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2022 half-year review of key NHS events

By July 22, 2022No Comments

The most significant development in health policy across England in 2022 has been the implementation of ICSs on a statutory basis. A key legislative move enacted through the Health and Care Act 2022, ICSs are now the new normal for the English health sphere as the Government tries to make the NHS more collaborative and granular in focus. The emphasis on patient input and the importance of local network is intended to establish a more joined-up, inclusive experience for patients.

The NHS has recently published a roadmap for integrating specialised services within ICSs which elaborates on the changes that will likely occur within ICSs in the coming years. Although, due to the flexible, individualised nature of each ICS, the development of each ICS will be different. ICSs will be mandated to develop multi-year plans which set out their plans for how to commission the 65 essential services from 2023-24 onwards – assessed by wider NHS regions this winter. A further assessment, again in November and December 2022, will assess the suitability of each ICS to provide the aforementioned core 65 services before a final decision is taken in February 2023. If approved, these specialised services will begin from April 2023.

If systems are not yet ready to take on full delegated responsibility from April 2023, further development support will be provided by putting in place formal joint commissioning arrangements between NHS England and NHS Improvement and ICBs by establishing statutory joint committees from April 2023. This will be part of a transitional period where extra support will be provided before full delegated responsibility is formalized from April 2024.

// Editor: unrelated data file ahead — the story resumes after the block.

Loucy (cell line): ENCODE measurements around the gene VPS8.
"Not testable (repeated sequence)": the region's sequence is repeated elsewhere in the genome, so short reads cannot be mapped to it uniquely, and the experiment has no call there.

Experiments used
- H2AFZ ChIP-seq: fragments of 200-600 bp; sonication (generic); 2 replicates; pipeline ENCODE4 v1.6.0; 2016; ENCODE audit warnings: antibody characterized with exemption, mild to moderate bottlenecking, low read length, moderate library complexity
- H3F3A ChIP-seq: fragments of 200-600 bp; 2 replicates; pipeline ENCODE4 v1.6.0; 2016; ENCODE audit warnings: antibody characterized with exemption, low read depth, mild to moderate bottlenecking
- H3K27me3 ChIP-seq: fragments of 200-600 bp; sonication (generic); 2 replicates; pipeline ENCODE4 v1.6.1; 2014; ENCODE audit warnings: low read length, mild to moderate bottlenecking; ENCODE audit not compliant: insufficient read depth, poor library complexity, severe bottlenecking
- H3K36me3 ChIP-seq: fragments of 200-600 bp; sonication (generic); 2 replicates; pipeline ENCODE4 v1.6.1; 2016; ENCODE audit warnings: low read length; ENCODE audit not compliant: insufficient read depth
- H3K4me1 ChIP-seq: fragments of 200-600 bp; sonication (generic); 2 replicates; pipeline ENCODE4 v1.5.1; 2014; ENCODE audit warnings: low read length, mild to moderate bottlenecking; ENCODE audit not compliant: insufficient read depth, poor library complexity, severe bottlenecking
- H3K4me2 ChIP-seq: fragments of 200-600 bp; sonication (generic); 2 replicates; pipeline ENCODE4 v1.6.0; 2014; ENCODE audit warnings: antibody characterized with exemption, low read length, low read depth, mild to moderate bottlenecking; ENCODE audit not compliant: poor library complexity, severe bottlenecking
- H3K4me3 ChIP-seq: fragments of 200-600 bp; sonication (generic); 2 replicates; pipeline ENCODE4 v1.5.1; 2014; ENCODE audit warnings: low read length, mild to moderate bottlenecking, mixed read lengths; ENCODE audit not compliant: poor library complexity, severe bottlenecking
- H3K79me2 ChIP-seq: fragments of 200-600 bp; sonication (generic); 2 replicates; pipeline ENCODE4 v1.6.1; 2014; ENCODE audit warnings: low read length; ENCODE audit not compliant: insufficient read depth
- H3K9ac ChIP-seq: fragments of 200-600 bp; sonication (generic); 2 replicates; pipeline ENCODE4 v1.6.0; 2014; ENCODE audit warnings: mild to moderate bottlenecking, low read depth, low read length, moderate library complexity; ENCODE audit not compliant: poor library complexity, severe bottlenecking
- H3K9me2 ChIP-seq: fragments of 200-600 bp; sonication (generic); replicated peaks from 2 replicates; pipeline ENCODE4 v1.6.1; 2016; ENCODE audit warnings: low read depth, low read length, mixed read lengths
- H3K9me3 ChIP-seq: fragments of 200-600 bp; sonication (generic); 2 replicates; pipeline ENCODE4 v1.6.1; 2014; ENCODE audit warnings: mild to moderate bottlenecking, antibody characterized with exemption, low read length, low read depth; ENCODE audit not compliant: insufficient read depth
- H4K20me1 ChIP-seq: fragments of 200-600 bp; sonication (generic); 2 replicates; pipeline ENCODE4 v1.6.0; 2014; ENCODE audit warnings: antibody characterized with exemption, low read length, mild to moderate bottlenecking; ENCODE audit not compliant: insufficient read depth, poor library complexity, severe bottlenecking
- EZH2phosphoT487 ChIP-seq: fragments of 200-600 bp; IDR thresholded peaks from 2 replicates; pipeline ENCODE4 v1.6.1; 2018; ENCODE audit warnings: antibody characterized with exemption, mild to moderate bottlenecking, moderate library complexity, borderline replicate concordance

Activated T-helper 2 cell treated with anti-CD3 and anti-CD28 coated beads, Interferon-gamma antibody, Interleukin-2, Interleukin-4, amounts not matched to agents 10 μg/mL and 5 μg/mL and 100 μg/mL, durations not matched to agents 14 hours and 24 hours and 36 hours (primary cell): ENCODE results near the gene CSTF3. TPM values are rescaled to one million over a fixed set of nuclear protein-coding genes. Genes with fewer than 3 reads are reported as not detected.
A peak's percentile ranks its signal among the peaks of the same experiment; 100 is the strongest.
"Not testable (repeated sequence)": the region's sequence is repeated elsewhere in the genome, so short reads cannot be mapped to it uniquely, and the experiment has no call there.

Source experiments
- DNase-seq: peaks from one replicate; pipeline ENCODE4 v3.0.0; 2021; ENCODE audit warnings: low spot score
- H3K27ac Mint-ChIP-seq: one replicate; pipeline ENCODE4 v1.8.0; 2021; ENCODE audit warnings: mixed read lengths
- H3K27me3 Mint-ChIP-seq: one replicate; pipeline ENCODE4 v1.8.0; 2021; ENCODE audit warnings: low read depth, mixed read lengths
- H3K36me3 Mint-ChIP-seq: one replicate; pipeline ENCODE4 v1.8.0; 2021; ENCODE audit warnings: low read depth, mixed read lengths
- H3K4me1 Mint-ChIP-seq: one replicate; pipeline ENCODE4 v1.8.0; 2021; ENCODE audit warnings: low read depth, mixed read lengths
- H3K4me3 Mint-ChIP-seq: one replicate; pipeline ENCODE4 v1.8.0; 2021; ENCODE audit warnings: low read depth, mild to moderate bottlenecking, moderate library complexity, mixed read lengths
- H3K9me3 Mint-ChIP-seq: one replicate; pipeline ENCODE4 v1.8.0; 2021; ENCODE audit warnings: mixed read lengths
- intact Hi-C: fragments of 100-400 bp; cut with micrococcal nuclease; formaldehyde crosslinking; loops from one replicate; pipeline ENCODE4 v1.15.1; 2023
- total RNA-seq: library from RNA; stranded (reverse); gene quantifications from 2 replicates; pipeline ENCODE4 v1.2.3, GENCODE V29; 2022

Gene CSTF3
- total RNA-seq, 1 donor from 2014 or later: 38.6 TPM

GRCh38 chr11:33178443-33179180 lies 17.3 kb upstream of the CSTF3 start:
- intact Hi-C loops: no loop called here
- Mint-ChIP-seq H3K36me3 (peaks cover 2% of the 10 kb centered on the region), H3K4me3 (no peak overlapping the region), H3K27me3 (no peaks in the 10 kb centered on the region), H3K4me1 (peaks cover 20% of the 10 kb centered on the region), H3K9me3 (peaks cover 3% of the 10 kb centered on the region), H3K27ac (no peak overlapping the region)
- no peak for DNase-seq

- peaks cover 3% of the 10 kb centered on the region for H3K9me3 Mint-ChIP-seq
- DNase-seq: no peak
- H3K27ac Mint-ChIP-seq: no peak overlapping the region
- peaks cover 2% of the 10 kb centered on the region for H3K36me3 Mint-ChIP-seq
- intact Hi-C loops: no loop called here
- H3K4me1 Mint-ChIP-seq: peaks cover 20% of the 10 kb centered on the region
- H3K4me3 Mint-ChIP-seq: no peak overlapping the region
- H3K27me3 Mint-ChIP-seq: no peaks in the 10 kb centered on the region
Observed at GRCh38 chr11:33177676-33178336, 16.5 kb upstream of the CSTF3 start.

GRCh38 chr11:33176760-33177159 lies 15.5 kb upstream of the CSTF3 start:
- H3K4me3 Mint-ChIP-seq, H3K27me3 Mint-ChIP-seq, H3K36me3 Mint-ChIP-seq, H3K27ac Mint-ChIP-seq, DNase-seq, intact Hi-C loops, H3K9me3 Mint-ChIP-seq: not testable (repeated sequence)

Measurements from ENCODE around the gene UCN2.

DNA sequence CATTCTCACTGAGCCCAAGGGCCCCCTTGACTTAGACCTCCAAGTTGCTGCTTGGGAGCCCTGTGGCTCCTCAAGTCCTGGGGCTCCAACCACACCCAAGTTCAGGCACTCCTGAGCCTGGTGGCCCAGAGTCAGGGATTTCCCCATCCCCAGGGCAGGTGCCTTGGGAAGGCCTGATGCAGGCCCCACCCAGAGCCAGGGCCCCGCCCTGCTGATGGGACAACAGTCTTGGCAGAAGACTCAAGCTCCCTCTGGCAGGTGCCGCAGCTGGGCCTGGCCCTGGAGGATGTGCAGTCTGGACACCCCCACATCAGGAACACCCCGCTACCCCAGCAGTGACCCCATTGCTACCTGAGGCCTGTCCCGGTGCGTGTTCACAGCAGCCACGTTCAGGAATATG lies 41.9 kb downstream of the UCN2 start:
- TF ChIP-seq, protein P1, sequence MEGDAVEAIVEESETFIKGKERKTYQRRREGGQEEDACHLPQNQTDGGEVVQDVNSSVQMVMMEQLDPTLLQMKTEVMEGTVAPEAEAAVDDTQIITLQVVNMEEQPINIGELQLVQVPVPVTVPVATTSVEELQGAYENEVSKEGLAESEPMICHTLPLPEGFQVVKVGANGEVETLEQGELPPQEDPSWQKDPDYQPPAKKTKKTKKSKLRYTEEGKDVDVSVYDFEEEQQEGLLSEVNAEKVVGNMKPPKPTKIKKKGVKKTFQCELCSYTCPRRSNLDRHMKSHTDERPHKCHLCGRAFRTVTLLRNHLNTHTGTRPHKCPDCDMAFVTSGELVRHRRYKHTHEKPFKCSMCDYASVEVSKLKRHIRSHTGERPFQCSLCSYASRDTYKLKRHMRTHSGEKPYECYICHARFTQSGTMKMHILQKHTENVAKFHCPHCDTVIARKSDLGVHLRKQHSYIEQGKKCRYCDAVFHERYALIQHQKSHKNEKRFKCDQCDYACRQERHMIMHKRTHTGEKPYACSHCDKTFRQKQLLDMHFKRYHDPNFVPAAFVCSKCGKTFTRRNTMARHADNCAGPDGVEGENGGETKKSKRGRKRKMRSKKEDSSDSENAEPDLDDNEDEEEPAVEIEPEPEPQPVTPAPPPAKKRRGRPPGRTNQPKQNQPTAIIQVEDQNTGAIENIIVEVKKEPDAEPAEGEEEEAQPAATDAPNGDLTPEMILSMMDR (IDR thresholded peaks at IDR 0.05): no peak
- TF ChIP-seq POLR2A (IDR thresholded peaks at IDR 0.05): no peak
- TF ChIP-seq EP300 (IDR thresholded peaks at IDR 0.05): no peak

AI is becoming increasingly important throughout society and is affecting the way in which we live our lives more than ever. This is evidently true to the healthcare sector too. In May of this year, Health Education England published a report which examined healthcare worker’s confidence in AI. The report expressed concerns around the legal accountability in cases where AI failed to provide the best care possible for patients and how AI would impact their way of working, particularly the potential of higher patient recall leading to an unsustainable workload. It is these questions that need to continue to be posed and ultimately answered if our healthcare system is to seamlessly embrace AI technology now and in the future.

A draft code of governance for NHS Provider Trusts, issued by NHS England and NHS Improvement, has recently been published which sets out the expectations for boards to deliver effective leadership and decision-making to maximise positive patient experiences and outcomes. Importantly, the document reflects the changes and ambitions placed at the heart of the ICS project: collaboration and integration through more localised healthcare. Trusts are expected to meet all expectations established in the code, with any deviation from the code requiring thorough and reasoned explanations. In spite of their different constitutions, there are overarching principles of corporate governance that apply to both NHS trusts and NHS foundation trusts. These directives will hopefully provide the necessary leadership framework which will help our new ICS-shaped health landscape to flourish, particularly the influential Integrated Care Boards (ICBs).

The changes outlined in the ICS reports seem to point to a more successful future for the NHS, however, as has been noted in a recent report by the Royal College of Emergency Medicine (RCEM), infrastructure and action are just as critical if you are to collectively affect change. The report is damning in its findings, claiming an astonishing 25,000 hospital beds have been lost across the UK since 2010/11 despite population growth and increasing pressure on staff.

They claim this is a significant crisis for patient safety and the NHS workforce, the latter of which was extensively and heatedly discussed during the Health and Care Act debates without achieving a meaningful resolution. The RCEM recommend that beds must be increased by an additional capacity of 4,500 before winter, with a further 9,500 beds added over the next five years. It is now up to the new Prime Minister, whoever he or she is, to decide whether to enact the changes demanded.

Ben Kemp